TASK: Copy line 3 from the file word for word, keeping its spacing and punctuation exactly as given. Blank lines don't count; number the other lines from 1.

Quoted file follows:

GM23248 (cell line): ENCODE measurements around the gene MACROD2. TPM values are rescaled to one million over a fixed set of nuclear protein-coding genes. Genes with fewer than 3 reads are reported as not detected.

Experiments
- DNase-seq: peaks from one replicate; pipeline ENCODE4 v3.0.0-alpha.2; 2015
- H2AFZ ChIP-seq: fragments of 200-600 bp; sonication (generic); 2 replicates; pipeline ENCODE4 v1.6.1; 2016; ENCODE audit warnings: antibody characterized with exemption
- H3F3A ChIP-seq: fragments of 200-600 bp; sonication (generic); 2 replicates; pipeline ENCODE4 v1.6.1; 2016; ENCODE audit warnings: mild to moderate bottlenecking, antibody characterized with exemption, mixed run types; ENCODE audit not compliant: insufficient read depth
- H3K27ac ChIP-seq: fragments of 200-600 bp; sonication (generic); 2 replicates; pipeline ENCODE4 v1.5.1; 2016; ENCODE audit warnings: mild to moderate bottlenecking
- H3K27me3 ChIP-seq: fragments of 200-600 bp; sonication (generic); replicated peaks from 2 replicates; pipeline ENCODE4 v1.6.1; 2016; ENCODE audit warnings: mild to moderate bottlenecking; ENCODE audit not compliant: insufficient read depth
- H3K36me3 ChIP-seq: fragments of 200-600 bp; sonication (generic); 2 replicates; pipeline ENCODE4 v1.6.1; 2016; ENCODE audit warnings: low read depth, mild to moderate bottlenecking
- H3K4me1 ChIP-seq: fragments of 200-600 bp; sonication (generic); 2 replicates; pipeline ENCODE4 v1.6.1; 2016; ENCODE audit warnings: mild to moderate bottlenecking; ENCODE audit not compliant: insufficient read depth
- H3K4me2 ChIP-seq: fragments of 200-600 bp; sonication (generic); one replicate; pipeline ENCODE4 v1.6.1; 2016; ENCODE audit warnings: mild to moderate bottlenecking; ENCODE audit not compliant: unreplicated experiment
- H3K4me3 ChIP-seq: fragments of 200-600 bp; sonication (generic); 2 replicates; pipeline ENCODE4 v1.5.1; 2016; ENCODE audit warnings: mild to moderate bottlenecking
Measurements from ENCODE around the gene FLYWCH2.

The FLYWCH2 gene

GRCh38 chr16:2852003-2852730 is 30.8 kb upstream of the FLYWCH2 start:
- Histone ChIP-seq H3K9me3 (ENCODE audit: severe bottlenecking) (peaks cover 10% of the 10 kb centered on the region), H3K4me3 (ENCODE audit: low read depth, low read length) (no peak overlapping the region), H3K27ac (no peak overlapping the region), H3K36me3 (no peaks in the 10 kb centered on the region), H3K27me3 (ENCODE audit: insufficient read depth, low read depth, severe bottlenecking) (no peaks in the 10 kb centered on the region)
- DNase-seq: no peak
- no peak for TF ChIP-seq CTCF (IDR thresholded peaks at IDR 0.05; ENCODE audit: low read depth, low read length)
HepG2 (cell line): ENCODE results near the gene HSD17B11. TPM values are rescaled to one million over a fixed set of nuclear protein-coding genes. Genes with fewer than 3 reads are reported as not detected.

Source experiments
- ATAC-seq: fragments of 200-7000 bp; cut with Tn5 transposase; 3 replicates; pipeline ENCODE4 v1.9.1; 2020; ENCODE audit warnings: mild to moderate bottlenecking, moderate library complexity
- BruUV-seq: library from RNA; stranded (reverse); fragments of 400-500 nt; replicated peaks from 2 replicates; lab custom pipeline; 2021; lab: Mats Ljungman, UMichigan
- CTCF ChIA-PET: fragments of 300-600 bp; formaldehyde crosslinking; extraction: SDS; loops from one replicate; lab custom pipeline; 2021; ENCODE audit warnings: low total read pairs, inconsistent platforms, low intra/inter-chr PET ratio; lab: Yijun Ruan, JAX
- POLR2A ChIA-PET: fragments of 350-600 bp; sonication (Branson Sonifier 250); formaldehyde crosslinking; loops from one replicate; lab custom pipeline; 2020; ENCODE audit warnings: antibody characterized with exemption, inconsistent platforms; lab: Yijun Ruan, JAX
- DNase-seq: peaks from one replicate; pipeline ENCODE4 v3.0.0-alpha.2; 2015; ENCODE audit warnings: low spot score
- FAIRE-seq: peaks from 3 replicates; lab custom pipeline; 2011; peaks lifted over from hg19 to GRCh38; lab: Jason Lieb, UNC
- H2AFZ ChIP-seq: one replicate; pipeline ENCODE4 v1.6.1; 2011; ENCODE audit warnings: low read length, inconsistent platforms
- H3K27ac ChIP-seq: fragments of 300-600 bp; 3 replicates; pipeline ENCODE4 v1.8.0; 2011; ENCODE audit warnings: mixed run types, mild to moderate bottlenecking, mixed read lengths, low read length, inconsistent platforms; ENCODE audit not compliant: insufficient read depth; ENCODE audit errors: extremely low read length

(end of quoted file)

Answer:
- DNase-seq: peaks from one replicate; pipeline ENCODE4 v3.0.0-alpha.2; 2015